Listening to noise music is a visceral experience. Its piranha teeth treble and monstrous, soul-shattering bass make yr reptile brain run and hide, bringing on a focused clarity, a determined calm. Noise music also often has a physical quality, like some contact mic’ing a cinderblock, the sonic architect sculpting subatomic slivers of microsounds. Noise albums are often a document of these funky art sound rituals. It has a homespun quality, often times endearlingly cheap, what we like to call a ‘shitty noise record’.
Of the millions and millions of xeroxed, hand-stitched, bound in aluminum documents existent, there is the disembodied sense of a human hand, tweaking the mixers to sculpt the air, to try and tame the raging machines. You can see where they have pasted the covers, or the tape run backwards. Listening to Arvo Zylo‘s music, you get the sense that he loves handmade things. His fingers are in every element of the production. He promotes his own material. He makes the records and record sleeves himself. he sends off mutant transmissions into the aether with his Delirious Insomniac Freeform Radio program, where he spews his own underground noise, and helps spread the gospel of other sewer-dwelling mutants. Listening to and looking at his creations, they are uniquely personal and utterly sincere. He seems like a person with a curious mind, who wants to see how things will sound. He has a refreshing, old school industrial vibe to his sensibilities, working with influential noise artists like Boyd Rice and GX-Jupiter Larsen from The Haters. You can practically visualize the sparking machines, the tinny radios belching static. His experience and craftsmanship, as well as a history in the visual arts, allow him to properly place artifacts in the sound field, yet he never stops moving forward and trying new things, and he’s not afraid to fail.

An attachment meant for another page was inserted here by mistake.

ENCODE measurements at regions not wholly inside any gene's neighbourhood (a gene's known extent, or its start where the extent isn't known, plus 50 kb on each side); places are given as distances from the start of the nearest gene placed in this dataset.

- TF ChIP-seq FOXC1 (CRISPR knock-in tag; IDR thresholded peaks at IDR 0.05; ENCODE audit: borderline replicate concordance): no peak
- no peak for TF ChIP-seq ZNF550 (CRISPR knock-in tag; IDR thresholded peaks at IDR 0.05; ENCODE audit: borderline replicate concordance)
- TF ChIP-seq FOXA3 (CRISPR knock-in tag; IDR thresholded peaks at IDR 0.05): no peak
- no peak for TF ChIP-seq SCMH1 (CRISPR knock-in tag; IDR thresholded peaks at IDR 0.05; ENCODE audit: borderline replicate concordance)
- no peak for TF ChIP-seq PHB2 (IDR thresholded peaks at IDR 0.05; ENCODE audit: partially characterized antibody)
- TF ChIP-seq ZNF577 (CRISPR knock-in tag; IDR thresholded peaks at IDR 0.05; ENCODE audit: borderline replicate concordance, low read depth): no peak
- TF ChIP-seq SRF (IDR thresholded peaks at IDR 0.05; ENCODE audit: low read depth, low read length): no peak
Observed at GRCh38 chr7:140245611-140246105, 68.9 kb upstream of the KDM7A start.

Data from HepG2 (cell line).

Over the span of several thought-provoking e-mails, Arvo Zylo and Chain D.L.K. Discuss his background, what makes good noise music, post-industrial folk music, the inevitable philosophical discourse, and getting paid to review records wrapped in toilet paper.
Many thanks go out to Mr. Fingers, for taking the time to answer our questions.
Chain D.L.K.: Do you feel like living in the city has something to do with yr fondness for noise? Is it something you embrace, or is it something you are inoculating yourself against?
Arvo Zylo: I think it’s great that noise is like a post industrial form of folk music to some degree. People may have carried around banjos or ukuleles and played music on their back porch or where ever, now they can and perhaps are starting to carry around a suitcase full of pedals or in the case of GX-Jupitter Larsen, a box with a modified, battery operated noise maker inside of it, or Tim Drage going around with a cart of amplified portable noise. Andy Ortmann rides around on his modified dirt bike with a miniature amplifier. I think people are slowly starting to find the drum circles and sing alongs to be culturally irrelevant or at least less practical in the context of overstimulating technology and bling shit all over the place.